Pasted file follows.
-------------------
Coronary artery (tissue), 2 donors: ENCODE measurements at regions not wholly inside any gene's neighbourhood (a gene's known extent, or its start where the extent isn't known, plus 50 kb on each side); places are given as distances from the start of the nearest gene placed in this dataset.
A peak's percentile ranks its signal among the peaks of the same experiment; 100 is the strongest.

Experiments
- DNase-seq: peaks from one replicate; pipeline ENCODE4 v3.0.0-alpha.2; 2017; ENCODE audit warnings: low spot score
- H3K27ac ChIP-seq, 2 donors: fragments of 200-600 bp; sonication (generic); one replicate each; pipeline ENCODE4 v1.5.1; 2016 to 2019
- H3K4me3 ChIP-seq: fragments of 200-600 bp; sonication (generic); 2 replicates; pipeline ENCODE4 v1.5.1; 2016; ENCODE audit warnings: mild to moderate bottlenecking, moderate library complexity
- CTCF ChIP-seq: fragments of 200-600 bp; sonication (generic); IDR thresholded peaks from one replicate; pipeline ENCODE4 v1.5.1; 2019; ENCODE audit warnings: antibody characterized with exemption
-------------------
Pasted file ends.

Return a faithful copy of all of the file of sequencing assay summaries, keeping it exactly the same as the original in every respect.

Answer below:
Coronary artery (tissue), 2 donors: ENCODE measurements at regions not wholly inside any gene's neighbourhood (a gene's known extent, or its start where the extent isn't known, plus 50 kb on each side); places are given as distances from the start of the nearest gene placed in this dataset.
A peak's percentile ranks its signal among the peaks of the same experiment; 100 is the strongest.

Experiments
- DNase-seq: peaks from one replicate; pipeline ENCODE4 v3.0.0-alpha.2; 2017; ENCODE audit warnings: low spot score
- H3K27ac ChIP-seq, 2 donors: fragments of 200-600 bp; sonication (generic); one replicate each; pipeline ENCODE4 v1.5.1; 2016 to 2019
- H3K4me3 ChIP-seq: fragments of 200-600 bp; sonication (generic); 2 replicates; pipeline ENCODE4 v1.5.1; 2016; ENCODE audit warnings: mild to moderate bottlenecking, moderate library complexity
- CTCF ChIP-seq: fragments of 200-600 bp; sonication (generic); IDR thresholded peaks from one replicate; pipeline ENCODE4 v1.5.1; 2019; ENCODE audit warnings: antibody characterized with exemption